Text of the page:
Georgia evolves : A former Soviet state continues to look to the west

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Georgia, a state in the Caucasus formerly part of the Soviet Union, held elections Sunday, replacing one freely elected civilian president with another from a different political party.

The winner was Giorgi Margvelashvili of the Georgian Dream party, who will succeed Mikheil Saakashvili of the United National Movement party, who was elected president twice, in 2004 and 2008 in the wake of the 2003 Rose Revolution. Turnout was 47 percent, less than the 61 percent that voted in last year's parliamentary elections.

In Georgia money talks loudly and Prime Minister Bidzina Ivanishvili, who has a fortune of $5 billion, had backed Mr. Margvelashvili. New rules, which will take effect on the president's inauguration in January, put most power in the hands of the prime minister. The choice of a successor to Mr. Ivanishvili will be very important. Georgian Dream beat the United National Movement in the partliamentary elections and will choose the new prime minister.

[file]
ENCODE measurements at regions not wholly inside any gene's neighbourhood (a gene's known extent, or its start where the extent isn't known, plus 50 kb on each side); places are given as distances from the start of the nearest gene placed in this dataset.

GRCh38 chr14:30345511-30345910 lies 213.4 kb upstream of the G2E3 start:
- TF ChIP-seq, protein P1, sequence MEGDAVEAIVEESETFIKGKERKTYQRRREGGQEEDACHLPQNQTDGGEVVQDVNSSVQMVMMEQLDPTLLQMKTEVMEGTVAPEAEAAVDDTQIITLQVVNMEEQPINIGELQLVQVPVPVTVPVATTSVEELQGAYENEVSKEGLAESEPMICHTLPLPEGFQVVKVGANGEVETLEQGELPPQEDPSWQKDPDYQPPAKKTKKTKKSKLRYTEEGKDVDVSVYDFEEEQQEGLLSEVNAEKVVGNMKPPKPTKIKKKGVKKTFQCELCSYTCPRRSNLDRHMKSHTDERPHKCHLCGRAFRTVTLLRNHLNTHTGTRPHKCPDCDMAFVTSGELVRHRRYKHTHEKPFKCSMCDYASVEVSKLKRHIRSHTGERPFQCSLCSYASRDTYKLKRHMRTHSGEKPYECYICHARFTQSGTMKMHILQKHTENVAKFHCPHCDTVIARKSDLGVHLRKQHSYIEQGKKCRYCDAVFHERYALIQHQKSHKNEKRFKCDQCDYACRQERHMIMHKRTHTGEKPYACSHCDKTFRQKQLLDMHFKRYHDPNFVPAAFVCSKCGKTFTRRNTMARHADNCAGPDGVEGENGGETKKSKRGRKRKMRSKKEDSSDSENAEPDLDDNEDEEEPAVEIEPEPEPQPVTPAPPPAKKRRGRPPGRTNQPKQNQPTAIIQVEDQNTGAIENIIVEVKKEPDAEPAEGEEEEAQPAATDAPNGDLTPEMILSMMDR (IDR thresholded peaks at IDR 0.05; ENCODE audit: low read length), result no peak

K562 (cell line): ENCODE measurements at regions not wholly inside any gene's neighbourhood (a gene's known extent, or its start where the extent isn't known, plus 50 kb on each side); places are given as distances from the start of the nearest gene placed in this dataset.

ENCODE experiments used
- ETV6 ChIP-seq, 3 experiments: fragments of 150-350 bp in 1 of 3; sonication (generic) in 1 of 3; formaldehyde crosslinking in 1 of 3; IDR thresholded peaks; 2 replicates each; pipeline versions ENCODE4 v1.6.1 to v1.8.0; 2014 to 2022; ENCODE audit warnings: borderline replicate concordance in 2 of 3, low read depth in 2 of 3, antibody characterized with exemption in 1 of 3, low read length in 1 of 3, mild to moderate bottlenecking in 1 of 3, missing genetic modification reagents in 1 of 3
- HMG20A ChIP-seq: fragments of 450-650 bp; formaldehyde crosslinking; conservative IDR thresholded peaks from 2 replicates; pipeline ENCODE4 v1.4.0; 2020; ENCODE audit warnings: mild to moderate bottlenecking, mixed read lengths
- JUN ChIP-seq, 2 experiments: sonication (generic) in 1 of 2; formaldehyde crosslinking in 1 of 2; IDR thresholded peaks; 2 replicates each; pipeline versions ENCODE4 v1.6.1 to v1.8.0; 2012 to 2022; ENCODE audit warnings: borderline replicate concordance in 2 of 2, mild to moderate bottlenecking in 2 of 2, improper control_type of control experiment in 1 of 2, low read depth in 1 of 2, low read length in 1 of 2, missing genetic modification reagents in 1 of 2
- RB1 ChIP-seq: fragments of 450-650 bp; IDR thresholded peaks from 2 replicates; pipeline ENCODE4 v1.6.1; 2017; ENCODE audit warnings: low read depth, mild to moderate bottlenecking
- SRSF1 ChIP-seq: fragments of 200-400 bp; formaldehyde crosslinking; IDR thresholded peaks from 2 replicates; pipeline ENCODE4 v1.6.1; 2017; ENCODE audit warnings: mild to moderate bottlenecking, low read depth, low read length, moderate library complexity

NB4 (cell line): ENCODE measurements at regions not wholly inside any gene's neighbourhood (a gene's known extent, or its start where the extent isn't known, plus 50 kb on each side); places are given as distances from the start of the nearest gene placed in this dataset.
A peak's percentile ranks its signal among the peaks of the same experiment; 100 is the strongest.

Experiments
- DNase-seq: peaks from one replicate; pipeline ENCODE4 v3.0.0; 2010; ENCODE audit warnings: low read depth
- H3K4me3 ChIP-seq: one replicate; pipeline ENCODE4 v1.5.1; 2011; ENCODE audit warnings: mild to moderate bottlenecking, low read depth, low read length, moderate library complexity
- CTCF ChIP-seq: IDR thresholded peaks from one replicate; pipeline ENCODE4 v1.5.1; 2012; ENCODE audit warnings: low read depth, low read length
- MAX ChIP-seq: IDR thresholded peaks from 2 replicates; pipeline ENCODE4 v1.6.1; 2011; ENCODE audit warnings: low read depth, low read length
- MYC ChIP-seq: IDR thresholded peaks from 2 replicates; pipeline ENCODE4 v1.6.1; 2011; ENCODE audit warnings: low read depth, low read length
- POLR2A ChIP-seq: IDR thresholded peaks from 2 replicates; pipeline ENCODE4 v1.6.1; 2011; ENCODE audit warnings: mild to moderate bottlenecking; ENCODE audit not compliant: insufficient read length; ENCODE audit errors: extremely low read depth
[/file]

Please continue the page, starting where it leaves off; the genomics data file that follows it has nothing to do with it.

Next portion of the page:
Georgia has not had an easy time since the breakup of the Soviet Union. In the wake of a war in 2008 with neighboring giant Russia, two of Georgia's provinces, Abkhazia and South Ossetia, claim to have seceded from Georgia, declaring independence under the large wing of Russia.

The United States during the administration of President George W. Bush began military assistance to Georgia, but left it flat when Georgia's problems with Russia led to war. Georgia nonetheless has provided troops to the U.S. efforts in both Iraq and Afghanistan.

Under past, present and future governments it sees itself, with a population that is 89 percent Christian, as a Western nation -- one that aspires to membership in both NATO and the European Union. Its location and its internal situation, replete with charges of corruption and human rights abuses, push the likelihood of fulfillment of those aspirations into the future, but the successful elections Sunday help build the Georgians' case.

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